Interior Minister Matteo Piantedosi earlier said those who do not “qualify” would have to “leave territorial waters”, as three other humanitarian vessels pleaded with Rome for a safe port.
The Ocean Viking, Geo Barents and Rise Above are carrying 900 migrants between them.
Three female minors and a baby were the first off the Humanity 1 in Catania port in the early hours, followed by male minors, SOS Humanity’s press officer Petra Krischok told AFP.
After that, male adults with medical issues were allowed off. In all, 144 people disembarked.
“Thirty-five male adults are still on board. For now, we stay here and wait,” she said.
“The mood among the survivors is extremely depressed. One person just suffered a breakdown,” she added.
The Humanity 1 had been requested by Italian authorities to come to the Sicilian harbour, but not assigned a safe port. It was not immediately clear whether it would be ordered to leave.
– ‘Treated as objects’ – Italy’s new far-right government, which was sworn in last month, has vowed to crack down on boat migrants coming from North Africa to Europe.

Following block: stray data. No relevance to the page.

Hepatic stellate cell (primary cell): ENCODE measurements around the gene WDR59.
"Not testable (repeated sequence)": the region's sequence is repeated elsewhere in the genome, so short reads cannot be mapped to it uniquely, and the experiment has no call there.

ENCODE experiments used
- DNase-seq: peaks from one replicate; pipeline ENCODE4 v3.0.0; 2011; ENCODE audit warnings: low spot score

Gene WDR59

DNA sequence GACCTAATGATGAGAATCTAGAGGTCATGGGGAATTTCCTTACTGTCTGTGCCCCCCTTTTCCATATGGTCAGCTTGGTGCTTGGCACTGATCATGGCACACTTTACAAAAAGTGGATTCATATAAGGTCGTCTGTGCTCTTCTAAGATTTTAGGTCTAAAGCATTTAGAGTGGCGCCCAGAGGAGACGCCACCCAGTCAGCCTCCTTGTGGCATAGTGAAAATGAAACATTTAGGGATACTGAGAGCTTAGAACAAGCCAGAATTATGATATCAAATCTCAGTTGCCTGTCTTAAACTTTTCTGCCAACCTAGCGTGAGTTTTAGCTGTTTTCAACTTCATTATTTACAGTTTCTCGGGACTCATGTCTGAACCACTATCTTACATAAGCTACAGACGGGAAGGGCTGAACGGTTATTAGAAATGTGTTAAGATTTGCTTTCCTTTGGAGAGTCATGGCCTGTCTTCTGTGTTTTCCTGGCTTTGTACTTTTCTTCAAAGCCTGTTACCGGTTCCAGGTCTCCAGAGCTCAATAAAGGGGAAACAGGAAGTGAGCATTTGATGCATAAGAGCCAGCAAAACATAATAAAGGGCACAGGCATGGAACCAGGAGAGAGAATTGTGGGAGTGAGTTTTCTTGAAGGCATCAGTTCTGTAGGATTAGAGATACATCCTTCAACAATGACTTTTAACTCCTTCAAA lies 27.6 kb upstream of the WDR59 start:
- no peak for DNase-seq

Opposition member of parliament Aboubakar Soumahoro, who was present as those chosen were disembarked, slammed the “selection of shipwrecked migrants”, which he said broke international law.
He said far-right Prime Minister Giorgia Meloni’s government was treating “the worn-out bodies of shipwrecked people, already exhausted by cold, fatigue, trauma and torture… as objects”.
“If the remaining castaways are rejected… we will challenge this decision in all appropriate institutions”, he said on Twitter.
Piantedosi said Saturday those migrants not allowed to disembark would have to be “taken care of by the flag state” — a reference to the national flags under which the vessels sail.
Two of the charity boats — the Humanity 1 and Mission Lifeline charity’s Rise Above — sail under the German flag.
The other two — SOS Mediterranee’s Ocean Viking and Doctors Without Borders’ Geo Barents — are registered in Norway.
The Norwegian foreign ministry said Thursday it bore “no responsibility” for those rescued by private Norwegian-flagged ships in the Mediterranean.
Germany insisted in a diplomatic “note” to Italy that the charities were “making an important contribution to saving human lives” and asked Rome “to help them as soon as possible”.
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